1. The story is framed in a contemporary society, the characters are relevant, they are real, and have the ability to fight their fears. It is true, we are scared to take a step forward opposite crime; the unjust seems quite demonic.
However, not only the brave girls stand up against their fears, but also an old man, who had lost all hopes for himself and his profession (because of his inappropriate psychological disposition), gets an opportunity to prove his expertise, and he does so proficiently, fighting his fear in the process. Here comes the excellence of Sree Amitabh Bachchan who subtly manages to give his expressions as a willing, yet, weak person. (due to age and disturbed mental health) When the court room session begins in the second half, we expect that Amitabh Bachchan will hit on the prosecution immediately, but unfortunately, the old Mr. Sehgal has the finesse of a lawyer, but lacks the confidence to present his case, due to the long time-gap, and disconnection from practice, he gradually develops and musters himself through the proceedings which is a commendable thing to note.
2. The film bridges the gap of mentalities between the past and the present; it falsifies the notion that people from the past generation have orthodox ideas about social norms which is basically a promotion of patriarchy; in this film, a 74-year old lawyer Deepak Sehgal believes and stands by the three young girls, for truth, justice and righteousness, while the majority of so-called the present learned, enlightened contemporary society, is still in the darkness of rotten assumptions, regarding what a girl should do and what she should not.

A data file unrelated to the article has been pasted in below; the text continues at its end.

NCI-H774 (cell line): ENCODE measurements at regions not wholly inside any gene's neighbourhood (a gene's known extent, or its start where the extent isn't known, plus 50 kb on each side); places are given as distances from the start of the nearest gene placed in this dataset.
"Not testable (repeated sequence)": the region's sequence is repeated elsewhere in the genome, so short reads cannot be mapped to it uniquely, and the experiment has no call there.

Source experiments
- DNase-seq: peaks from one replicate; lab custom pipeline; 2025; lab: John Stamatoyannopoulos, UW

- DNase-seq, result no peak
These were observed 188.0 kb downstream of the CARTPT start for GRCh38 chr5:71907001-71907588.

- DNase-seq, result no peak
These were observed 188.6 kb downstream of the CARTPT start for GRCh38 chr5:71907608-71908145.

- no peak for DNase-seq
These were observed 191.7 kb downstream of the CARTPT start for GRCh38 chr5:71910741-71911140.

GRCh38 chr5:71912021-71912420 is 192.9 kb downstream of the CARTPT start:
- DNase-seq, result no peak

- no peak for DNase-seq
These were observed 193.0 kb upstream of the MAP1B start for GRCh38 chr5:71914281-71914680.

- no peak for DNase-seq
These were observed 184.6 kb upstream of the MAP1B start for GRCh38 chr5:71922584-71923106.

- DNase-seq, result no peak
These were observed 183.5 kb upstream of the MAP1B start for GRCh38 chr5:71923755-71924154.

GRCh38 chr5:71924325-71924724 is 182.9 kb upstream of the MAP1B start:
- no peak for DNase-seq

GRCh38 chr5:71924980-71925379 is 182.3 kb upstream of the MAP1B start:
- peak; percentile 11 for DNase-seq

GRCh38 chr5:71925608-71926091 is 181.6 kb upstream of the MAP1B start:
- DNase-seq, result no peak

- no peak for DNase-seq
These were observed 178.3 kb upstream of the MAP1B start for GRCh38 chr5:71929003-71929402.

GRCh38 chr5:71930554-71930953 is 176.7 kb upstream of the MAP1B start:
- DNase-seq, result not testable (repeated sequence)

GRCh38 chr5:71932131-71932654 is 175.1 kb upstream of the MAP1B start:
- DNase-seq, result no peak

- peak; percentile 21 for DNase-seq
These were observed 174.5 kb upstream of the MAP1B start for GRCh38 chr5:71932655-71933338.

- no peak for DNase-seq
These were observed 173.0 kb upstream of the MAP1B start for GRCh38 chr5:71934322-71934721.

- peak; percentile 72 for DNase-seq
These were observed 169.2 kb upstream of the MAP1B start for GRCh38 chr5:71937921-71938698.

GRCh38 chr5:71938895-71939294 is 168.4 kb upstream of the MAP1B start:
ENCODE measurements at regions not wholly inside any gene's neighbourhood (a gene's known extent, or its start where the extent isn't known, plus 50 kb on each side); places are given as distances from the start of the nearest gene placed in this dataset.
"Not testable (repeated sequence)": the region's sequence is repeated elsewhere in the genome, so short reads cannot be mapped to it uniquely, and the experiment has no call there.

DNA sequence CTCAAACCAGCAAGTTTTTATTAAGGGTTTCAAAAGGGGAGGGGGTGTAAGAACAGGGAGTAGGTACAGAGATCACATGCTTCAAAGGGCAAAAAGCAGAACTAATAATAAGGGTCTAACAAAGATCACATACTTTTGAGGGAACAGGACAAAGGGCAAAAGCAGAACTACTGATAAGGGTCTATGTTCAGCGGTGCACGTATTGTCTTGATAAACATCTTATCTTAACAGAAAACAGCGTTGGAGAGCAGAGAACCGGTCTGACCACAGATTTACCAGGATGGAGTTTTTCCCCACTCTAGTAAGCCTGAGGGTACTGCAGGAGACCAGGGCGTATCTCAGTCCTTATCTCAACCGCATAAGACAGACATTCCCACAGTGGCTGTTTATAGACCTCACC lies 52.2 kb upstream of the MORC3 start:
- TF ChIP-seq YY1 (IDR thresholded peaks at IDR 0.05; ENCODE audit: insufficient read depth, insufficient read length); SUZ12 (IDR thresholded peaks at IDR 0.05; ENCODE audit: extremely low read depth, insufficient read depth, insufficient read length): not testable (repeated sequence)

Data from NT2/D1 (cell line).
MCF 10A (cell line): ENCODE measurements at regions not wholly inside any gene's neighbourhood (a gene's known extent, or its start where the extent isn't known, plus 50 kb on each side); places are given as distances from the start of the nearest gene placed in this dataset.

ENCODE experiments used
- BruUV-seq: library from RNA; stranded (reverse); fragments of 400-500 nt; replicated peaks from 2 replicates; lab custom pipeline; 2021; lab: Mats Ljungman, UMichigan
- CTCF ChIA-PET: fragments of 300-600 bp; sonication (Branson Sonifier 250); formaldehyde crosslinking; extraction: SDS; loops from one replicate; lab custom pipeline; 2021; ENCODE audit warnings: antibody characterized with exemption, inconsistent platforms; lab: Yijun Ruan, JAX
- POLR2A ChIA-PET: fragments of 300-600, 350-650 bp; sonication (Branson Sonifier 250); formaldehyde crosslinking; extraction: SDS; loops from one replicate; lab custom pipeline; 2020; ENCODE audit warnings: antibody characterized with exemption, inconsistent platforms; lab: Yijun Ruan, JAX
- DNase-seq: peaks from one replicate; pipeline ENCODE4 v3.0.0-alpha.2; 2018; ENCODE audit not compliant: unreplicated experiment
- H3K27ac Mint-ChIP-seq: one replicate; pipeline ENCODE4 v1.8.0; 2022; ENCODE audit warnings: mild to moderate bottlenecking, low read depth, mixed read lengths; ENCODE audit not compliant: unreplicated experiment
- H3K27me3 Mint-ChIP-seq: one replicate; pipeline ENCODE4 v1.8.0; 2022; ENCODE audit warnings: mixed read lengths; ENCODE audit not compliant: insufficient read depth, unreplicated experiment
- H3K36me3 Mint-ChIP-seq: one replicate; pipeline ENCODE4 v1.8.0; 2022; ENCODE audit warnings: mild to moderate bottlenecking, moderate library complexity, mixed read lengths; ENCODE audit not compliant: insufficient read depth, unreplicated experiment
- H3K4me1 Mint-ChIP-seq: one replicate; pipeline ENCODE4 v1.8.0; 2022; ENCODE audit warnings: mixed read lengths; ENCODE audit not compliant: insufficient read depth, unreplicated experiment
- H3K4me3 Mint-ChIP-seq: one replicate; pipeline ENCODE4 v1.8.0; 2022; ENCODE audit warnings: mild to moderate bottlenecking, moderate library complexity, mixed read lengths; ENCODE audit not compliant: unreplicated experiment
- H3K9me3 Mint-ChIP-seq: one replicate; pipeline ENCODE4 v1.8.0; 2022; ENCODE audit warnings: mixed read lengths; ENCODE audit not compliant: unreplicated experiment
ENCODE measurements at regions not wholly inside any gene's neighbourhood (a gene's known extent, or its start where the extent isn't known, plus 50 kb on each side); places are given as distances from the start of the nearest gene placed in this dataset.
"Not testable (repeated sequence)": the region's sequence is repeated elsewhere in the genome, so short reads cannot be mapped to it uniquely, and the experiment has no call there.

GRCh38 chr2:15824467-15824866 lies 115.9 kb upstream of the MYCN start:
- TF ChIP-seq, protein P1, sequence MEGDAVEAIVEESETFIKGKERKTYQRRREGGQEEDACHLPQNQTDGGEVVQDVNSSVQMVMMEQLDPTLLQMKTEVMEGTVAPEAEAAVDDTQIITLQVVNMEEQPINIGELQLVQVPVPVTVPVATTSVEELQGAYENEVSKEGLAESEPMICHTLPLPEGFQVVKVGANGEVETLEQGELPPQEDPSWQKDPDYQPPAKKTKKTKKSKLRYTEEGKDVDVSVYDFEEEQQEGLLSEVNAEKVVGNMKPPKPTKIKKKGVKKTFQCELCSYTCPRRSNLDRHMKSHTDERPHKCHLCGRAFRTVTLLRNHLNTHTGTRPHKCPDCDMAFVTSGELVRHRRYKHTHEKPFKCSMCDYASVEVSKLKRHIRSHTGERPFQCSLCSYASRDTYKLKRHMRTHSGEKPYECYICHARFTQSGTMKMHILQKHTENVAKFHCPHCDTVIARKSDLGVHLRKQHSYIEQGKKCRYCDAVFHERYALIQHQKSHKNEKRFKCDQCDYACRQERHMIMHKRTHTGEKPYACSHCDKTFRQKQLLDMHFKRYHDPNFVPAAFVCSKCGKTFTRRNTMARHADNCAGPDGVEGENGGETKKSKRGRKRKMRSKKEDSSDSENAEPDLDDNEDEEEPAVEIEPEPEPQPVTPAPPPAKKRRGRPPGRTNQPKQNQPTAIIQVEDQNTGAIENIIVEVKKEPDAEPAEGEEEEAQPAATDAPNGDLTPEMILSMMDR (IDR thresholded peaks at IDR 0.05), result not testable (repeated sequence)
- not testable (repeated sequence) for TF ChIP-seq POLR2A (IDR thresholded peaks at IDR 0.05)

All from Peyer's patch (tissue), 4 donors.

3. Director constantly intrigues our senses with contradictions and open-ended situations. The film has been named PINK, which is a creative contradiction to the operative thought process of society, that the color symbolizes weakness, coyness, submission, grace, elegance and anything delicate. From the ironic title, we know that what it is going to show will be completely opposite, and it IS the story of bravery, courage, uprightness and all qualities that mean strong. Minal’s molestation is kept a ‘?’, and I think this has been done on purpose to keep us on our toes, the open-ended nature of this incident has been harped on with the cinematography, as well as through dialogue delivery of barrister Sehgal, who mistakenly calls it ‘raped’ first and then corrects it to ‘molested’, so that we as audience, are unsure of what the fact actually is, whether she is raped or molested? Also the open-ended beginning of the movie, where the actual event of the rock concert night is never clearly shown, until the end, tickles the audiences’ thought process.